Date of Award

Fall 2011

Degree Type


Degree Name

Master of Applied Science (MASc)


Materials Science and Engineering


Joey Kish




This thesis presents an investigation into the structure, composition and performance of naturally formed surface films on AZ alloys as a function of pH and alloyed Al concentration. STEM verified the film structure was bi-layer, consisting of an inner barrier layer, which was visibly deteriorated, and an outer porous layer. EDS SmartMaps™ coupled with the Inca™ software package determined the inner barrier layer was predominantly composed of MgO, whereas the outer layer was primarily Mg(OH)2. However, both layers appeared to posses mixed oxide/hydroxide components according to ToF-SIMS analysis.

Environmental pH had the largest effect on the structure and composition of the surface film. The near-neutral sample showed significant breakdown within the inner layer, which was attributed to natural hydration of MgO to Mg(OH)2. This favourable hydration reaction is slower in alkaline environments and as such, the stability of the inner barrier layers of the pH 14 samples were noticeably improved. The effect of alloyed Al concentration was less significant however; increased enrichment of Al into the surface film structure appeared to cause a reduction in the thickness of the corrosion film itself.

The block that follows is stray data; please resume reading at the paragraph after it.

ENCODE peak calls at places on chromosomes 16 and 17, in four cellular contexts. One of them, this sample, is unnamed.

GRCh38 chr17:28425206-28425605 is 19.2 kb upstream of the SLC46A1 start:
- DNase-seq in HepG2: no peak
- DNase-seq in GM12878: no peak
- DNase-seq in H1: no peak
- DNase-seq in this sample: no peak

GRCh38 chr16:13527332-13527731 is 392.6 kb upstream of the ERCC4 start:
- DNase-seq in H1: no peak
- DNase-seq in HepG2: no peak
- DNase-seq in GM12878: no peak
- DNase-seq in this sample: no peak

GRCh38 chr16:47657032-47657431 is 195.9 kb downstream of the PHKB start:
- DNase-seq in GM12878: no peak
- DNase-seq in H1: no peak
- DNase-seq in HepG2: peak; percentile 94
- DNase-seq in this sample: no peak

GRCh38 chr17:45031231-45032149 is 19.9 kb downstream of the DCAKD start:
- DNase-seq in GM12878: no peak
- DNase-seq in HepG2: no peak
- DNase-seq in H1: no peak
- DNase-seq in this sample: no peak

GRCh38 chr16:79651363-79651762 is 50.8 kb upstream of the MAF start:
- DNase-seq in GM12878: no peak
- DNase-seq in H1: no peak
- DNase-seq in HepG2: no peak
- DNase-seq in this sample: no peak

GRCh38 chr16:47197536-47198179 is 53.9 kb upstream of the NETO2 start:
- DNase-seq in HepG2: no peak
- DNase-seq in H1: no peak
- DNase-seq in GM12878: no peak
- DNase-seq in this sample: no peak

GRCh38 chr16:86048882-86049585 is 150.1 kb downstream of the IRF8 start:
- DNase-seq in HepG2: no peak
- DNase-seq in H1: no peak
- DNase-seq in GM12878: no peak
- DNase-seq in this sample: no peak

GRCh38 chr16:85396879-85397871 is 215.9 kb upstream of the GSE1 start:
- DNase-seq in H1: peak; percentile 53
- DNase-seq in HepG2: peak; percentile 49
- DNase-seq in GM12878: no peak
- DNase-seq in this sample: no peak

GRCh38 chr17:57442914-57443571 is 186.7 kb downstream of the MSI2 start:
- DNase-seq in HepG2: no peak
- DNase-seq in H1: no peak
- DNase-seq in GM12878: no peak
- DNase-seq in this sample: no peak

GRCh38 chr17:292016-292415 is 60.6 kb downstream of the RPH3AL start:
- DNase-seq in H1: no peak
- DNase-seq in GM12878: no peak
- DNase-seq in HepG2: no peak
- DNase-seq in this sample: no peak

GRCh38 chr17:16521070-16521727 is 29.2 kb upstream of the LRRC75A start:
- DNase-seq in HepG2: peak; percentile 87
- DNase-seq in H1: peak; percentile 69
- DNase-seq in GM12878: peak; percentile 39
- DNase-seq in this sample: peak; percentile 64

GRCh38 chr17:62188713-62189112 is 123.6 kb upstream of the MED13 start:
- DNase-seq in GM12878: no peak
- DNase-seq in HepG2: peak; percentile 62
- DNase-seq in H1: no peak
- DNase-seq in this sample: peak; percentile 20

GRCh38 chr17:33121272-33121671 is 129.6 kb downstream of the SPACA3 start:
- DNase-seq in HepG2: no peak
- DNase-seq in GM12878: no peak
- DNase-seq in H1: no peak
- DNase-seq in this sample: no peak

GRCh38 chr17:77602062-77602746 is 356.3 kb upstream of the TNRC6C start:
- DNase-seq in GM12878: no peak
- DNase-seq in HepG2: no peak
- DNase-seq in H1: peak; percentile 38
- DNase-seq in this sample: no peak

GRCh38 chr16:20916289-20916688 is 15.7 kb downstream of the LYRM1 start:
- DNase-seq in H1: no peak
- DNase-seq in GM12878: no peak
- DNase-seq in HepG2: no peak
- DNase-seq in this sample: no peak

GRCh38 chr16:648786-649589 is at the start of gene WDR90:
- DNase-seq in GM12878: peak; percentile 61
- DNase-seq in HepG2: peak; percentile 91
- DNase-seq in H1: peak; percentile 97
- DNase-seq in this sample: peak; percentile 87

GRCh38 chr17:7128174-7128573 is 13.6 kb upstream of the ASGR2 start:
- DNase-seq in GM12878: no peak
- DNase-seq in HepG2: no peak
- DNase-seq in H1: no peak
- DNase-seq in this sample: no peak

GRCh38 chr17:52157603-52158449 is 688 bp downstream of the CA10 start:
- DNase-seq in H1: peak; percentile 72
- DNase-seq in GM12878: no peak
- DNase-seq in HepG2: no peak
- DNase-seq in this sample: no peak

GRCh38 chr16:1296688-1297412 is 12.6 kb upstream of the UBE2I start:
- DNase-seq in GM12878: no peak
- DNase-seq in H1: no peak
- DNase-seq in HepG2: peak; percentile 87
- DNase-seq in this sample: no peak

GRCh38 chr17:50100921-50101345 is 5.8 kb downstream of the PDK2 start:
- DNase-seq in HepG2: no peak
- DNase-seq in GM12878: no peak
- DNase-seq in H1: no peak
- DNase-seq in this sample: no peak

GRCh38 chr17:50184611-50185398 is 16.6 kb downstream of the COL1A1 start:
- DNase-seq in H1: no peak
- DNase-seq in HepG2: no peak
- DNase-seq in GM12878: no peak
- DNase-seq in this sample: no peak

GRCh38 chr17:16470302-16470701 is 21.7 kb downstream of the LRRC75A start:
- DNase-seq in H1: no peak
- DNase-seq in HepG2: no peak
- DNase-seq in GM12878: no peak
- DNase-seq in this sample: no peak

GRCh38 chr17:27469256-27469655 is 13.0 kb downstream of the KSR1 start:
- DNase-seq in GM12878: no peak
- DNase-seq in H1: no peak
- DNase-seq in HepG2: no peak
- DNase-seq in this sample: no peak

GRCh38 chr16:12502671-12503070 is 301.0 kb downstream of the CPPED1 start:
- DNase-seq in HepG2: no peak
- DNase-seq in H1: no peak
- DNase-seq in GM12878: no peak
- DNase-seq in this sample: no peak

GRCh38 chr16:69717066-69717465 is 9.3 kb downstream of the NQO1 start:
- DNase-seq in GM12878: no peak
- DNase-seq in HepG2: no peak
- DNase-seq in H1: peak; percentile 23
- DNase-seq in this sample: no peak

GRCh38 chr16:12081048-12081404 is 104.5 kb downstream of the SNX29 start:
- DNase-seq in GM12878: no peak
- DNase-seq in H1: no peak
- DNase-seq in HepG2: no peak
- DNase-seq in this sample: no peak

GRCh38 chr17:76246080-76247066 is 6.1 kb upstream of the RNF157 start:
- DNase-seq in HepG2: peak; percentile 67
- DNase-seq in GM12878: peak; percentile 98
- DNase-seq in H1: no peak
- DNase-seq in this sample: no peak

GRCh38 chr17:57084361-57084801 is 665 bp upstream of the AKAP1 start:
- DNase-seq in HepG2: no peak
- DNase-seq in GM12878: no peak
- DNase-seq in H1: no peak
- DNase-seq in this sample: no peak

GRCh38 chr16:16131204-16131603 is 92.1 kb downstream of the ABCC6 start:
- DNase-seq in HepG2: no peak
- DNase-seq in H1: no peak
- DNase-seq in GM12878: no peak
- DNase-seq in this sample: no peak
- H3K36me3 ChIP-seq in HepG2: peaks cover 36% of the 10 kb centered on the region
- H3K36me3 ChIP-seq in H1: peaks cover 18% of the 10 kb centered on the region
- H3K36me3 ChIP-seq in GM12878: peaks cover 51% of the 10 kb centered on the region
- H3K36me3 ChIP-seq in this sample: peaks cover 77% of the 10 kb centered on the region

Drastic differences in corrosion performance were observed between the near-neutral and alkaline environments. Significantly better corrosion resistance to anodic dissolution was present in the alkaline environment coupled with a noticeably lower corrosion rate. The absence of breakdown potentials along with the presence of mass transport controlled anodic kinetics signified that the improved stability of the inner barrier layer was responsible for improved corrosion performance. In contrast, severe pitting and a narrow range of anodic stability were present for the near-neutral samples where the inner barrier layer was significantly compromised. This deterioration was deemed responsible for accelerated cathodic kinetics as well as minimal impedance to aggressive Cl- ions from initiating wide scale electrochemical breakdown of the surface film.

McMaster University Library

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